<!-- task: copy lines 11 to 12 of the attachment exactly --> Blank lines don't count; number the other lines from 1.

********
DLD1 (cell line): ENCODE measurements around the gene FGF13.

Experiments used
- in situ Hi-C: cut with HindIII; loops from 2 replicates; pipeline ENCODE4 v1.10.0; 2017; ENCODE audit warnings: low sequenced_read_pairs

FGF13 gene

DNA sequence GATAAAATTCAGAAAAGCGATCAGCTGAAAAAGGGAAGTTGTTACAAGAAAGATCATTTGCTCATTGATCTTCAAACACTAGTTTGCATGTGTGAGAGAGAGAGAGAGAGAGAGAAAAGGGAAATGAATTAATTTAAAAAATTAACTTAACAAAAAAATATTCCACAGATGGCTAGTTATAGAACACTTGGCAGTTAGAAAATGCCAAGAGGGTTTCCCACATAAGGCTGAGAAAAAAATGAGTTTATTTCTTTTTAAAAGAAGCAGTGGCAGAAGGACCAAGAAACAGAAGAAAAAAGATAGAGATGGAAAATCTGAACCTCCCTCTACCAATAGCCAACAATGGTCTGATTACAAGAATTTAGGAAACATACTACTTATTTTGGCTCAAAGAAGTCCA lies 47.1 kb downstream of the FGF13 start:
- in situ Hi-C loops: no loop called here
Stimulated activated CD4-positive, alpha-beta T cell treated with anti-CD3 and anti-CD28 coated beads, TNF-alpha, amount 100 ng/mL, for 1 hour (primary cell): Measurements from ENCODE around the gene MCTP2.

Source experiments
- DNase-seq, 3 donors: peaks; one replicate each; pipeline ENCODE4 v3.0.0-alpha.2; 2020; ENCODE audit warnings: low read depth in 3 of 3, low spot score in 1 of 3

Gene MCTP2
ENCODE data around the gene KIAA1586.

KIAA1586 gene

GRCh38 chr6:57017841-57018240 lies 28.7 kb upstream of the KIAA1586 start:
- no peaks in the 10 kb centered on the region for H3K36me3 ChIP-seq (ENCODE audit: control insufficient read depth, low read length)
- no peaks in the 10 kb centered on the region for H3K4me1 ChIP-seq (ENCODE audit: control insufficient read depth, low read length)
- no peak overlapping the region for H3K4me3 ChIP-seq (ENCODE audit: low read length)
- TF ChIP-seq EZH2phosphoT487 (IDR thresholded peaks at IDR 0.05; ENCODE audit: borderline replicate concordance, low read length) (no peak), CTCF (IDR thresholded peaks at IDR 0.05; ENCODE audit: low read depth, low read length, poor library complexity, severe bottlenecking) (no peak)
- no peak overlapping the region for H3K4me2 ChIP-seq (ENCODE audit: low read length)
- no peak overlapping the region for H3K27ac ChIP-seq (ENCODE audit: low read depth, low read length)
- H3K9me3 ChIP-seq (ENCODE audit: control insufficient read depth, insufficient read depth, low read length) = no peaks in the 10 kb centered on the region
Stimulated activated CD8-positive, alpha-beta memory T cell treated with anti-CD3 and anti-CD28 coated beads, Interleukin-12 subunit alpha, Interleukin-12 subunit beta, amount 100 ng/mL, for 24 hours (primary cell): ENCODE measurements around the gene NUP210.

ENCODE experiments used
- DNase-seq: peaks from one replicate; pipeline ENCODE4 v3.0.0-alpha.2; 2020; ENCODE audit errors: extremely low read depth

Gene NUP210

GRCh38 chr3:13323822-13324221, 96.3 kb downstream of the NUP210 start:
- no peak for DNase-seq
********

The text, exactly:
ENCODE data around the gene KIAA1586.

KIAA1586 gene